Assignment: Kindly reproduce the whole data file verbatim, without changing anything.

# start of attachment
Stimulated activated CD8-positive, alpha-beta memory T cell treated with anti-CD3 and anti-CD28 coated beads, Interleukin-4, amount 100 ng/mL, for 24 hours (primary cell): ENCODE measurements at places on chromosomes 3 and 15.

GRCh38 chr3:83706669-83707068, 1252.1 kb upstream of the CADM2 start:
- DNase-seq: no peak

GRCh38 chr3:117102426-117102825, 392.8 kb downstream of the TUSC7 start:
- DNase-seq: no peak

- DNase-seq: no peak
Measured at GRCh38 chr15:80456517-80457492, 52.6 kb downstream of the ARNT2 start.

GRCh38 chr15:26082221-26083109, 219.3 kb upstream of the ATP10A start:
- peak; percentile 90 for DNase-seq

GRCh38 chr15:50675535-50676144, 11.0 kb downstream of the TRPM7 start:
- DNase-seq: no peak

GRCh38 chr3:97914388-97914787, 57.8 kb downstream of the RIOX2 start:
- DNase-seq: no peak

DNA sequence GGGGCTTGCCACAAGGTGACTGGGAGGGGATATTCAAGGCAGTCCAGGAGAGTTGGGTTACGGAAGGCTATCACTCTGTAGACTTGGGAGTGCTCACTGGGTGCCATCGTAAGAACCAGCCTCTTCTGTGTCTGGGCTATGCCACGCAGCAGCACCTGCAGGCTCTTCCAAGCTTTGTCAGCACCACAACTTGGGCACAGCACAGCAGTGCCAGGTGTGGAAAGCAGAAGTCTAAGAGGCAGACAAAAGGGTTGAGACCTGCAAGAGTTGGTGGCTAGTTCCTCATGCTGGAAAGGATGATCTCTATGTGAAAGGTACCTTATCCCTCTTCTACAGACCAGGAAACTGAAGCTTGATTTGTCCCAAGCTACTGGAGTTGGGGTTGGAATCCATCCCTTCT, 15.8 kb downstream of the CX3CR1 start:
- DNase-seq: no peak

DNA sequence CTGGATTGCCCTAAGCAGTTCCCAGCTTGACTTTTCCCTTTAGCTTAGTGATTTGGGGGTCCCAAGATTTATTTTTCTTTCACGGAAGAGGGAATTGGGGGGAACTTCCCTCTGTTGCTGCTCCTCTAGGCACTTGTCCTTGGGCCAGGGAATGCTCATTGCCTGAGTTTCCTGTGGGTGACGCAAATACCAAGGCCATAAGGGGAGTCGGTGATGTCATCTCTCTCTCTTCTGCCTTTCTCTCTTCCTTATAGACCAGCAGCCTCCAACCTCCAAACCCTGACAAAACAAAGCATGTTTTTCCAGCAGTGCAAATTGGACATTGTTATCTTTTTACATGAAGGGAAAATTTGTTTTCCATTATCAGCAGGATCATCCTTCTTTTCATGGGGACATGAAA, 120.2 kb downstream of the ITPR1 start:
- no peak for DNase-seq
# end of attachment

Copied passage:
Stimulated activated CD8-positive, alpha-beta memory T cell treated with anti-CD3 and anti-CD28 coated beads, Interleukin-4, amount 100 ng/mL, for 24 hours (primary cell): ENCODE measurements at places on chromosomes 3 and 15.

GRCh38 chr3:83706669-83707068, 1252.1 kb upstream of the CADM2 start:
- DNase-seq: no peak

GRCh38 chr3:117102426-117102825, 392.8 kb downstream of the TUSC7 start:
- DNase-seq: no peak

- DNase-seq: no peak
Measured at GRCh38 chr15:80456517-80457492, 52.6 kb downstream of the ARNT2 start.

GRCh38 chr15:26082221-26083109, 219.3 kb upstream of the ATP10A start:
- peak; percentile 90 for DNase-seq

GRCh38 chr15:50675535-50676144, 11.0 kb downstream of the TRPM7 start:
- DNase-seq: no peak

GRCh38 chr3:97914388-97914787, 57.8 kb downstream of the RIOX2 start:
- DNase-seq: no peak

DNA sequence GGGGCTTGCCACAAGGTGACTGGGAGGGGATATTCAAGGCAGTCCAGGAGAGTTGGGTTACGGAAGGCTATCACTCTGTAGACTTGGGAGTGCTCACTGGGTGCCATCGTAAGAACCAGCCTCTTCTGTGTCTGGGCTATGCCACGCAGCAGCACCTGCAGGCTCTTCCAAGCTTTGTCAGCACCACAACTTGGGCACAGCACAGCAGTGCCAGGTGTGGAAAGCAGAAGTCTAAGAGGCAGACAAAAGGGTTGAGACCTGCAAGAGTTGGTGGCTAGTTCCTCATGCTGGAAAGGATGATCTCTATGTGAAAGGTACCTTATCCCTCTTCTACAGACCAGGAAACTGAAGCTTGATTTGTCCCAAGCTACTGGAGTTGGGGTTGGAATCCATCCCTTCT, 15.8 kb downstream of the CX3CR1 start:
- DNase-seq: no peak

DNA sequence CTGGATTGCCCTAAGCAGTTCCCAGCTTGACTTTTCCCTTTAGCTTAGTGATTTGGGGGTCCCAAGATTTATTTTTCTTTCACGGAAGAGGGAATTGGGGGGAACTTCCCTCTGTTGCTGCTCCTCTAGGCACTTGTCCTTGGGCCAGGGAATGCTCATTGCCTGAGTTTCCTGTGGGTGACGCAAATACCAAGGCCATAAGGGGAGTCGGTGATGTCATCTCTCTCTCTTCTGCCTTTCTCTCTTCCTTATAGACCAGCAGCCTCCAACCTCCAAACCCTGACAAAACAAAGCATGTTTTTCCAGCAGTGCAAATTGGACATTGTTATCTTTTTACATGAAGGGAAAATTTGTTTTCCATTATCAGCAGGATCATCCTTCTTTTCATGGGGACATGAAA, 120.2 kb downstream of the ITPR1 start:
- no peak for DNase-seq